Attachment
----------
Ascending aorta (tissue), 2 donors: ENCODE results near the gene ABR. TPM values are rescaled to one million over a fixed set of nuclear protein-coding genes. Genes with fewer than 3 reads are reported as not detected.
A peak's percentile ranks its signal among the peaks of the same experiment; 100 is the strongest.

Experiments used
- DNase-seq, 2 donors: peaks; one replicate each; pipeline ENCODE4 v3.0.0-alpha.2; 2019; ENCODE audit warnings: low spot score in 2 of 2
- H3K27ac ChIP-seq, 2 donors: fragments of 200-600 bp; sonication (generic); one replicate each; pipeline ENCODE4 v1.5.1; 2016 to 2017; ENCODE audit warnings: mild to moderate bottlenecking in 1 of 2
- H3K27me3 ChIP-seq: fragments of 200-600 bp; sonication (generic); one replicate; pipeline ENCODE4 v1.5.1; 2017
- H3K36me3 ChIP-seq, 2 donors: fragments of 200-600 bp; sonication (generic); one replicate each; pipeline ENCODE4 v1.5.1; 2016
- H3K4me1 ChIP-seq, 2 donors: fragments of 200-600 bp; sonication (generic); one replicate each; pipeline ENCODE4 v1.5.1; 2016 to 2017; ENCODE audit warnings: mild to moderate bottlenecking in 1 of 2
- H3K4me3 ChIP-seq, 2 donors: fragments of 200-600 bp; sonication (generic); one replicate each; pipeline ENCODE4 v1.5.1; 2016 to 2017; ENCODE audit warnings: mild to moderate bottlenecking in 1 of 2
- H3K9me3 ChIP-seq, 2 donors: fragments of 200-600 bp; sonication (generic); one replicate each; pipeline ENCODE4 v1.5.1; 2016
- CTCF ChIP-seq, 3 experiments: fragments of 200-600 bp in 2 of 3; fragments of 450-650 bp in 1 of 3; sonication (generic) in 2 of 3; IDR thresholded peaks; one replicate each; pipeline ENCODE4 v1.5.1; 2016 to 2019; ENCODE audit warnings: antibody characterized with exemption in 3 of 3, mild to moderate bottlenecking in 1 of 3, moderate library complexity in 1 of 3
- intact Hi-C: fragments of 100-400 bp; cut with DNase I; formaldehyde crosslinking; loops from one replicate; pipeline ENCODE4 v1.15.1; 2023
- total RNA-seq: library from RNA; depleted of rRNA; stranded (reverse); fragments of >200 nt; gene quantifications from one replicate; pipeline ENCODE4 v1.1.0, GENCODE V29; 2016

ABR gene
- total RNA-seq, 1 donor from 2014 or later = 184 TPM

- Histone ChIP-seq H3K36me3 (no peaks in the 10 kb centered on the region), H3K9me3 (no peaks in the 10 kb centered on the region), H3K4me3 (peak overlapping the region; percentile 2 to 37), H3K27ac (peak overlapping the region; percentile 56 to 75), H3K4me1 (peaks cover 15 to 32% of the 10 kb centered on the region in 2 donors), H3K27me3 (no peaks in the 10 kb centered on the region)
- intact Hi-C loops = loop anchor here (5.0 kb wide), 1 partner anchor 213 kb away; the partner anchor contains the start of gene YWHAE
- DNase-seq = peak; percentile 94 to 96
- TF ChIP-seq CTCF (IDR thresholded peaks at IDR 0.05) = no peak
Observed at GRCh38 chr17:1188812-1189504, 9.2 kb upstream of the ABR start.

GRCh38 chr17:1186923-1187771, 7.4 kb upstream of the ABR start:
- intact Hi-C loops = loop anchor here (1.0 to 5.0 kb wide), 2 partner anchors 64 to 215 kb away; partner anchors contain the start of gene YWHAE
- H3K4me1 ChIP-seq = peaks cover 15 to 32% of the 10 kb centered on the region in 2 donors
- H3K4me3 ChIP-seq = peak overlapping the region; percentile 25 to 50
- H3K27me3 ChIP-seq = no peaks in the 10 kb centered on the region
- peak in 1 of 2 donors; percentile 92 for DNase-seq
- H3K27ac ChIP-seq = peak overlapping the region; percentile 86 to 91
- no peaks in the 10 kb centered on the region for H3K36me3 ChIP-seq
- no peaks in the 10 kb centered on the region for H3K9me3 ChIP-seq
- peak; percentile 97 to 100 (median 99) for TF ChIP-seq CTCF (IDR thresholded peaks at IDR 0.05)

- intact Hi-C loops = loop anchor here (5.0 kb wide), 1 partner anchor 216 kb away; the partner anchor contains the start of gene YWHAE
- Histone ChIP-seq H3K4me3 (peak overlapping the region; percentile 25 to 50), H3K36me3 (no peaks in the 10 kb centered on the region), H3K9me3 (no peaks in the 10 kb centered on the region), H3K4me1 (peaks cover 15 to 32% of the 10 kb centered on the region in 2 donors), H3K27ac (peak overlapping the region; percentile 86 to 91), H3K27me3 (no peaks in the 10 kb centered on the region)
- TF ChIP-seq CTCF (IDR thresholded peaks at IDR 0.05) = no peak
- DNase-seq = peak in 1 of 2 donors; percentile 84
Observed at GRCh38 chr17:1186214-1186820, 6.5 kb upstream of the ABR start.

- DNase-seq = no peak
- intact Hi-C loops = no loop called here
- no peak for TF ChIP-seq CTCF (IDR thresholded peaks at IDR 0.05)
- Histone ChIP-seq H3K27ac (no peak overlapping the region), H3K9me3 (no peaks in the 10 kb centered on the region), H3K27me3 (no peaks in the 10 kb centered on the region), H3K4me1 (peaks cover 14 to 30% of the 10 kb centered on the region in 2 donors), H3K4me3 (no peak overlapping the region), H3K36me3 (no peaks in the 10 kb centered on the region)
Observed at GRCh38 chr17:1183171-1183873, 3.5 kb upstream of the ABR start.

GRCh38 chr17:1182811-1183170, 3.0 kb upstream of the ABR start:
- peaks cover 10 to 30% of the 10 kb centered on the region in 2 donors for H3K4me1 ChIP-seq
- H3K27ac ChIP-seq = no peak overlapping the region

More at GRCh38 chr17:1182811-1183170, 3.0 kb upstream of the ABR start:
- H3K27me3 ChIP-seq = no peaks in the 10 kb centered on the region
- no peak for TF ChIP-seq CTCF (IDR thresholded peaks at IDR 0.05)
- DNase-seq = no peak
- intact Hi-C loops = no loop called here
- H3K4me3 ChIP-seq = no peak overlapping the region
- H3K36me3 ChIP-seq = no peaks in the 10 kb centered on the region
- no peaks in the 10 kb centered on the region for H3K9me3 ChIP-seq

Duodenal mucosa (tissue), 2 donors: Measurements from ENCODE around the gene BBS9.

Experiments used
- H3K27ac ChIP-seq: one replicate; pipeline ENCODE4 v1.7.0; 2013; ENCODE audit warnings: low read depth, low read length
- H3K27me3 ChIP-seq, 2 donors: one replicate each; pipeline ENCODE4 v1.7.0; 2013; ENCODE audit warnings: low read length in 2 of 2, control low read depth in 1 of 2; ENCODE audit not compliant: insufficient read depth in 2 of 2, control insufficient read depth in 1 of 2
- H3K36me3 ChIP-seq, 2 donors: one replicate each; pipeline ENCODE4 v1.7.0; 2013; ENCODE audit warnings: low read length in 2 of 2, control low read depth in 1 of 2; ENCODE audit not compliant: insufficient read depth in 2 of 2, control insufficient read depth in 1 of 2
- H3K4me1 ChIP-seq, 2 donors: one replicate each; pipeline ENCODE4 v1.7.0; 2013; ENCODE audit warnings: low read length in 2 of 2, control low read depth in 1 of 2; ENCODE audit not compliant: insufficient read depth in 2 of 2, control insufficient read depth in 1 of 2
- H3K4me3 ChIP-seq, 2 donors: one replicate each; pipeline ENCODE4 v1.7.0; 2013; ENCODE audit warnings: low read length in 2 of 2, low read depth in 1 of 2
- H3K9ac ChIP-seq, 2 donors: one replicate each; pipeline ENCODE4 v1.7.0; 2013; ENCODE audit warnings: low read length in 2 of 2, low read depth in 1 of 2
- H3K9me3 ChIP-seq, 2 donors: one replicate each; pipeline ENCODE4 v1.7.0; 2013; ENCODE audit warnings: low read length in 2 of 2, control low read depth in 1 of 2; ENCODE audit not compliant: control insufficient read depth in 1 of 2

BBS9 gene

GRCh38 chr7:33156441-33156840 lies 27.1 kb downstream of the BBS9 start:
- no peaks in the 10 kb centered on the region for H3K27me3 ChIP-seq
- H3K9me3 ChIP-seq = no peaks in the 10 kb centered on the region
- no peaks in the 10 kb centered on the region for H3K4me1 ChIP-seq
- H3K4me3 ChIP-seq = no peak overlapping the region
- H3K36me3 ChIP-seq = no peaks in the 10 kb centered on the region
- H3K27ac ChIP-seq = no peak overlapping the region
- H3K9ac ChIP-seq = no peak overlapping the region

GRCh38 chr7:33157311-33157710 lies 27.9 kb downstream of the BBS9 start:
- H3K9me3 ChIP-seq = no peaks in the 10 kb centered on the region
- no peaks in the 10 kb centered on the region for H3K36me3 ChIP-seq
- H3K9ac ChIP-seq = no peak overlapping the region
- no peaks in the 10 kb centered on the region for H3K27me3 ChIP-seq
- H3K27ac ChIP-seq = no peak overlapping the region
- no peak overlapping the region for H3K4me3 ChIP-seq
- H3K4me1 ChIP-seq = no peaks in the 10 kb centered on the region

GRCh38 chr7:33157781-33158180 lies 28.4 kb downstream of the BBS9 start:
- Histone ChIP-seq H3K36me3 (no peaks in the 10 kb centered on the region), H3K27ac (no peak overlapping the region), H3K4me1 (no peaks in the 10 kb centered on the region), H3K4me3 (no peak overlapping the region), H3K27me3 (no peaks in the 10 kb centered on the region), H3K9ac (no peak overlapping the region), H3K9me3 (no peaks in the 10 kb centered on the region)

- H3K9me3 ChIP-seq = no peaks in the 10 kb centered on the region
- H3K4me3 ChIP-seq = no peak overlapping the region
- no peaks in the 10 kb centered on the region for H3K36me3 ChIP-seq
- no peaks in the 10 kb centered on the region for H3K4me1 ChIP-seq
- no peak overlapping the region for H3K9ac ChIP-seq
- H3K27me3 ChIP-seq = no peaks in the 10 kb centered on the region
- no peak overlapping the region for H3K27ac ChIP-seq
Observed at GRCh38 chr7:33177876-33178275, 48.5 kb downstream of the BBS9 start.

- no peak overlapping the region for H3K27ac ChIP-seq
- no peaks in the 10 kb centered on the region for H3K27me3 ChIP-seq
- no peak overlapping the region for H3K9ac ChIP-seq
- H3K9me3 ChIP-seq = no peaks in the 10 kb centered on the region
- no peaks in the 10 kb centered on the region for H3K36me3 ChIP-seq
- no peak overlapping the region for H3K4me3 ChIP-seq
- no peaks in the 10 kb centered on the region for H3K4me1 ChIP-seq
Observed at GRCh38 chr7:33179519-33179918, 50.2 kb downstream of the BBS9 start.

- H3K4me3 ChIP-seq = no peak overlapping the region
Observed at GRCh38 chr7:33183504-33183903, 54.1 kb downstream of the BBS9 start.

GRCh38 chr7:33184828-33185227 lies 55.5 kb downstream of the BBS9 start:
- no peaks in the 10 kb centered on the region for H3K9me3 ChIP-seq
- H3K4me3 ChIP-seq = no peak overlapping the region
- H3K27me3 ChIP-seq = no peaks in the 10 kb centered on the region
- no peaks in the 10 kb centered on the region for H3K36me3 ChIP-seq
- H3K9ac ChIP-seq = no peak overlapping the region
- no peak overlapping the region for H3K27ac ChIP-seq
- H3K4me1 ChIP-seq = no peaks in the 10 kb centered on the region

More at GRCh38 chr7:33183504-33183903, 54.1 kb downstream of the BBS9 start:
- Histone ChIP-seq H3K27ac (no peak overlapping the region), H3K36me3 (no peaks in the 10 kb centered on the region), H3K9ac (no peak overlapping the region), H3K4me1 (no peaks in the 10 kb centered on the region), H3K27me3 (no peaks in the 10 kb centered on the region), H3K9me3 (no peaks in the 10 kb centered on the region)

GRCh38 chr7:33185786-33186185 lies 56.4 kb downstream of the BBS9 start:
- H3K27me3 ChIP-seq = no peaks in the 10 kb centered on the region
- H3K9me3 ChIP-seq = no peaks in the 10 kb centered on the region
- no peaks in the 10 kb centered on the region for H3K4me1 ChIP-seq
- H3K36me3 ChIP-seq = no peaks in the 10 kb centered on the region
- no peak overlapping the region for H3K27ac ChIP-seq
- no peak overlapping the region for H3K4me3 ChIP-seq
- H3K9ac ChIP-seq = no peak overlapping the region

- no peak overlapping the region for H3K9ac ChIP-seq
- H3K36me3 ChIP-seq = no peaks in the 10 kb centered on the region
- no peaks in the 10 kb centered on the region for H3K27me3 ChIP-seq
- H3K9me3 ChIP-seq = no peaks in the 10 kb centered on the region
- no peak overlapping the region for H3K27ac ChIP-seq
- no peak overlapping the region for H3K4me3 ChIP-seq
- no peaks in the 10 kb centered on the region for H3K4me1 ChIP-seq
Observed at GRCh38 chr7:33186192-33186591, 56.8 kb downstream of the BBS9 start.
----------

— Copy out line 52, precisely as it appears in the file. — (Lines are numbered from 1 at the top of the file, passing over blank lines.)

Duodenal mucosa (tissue), 2 donors: Measurements from ENCODE around the gene BBS9.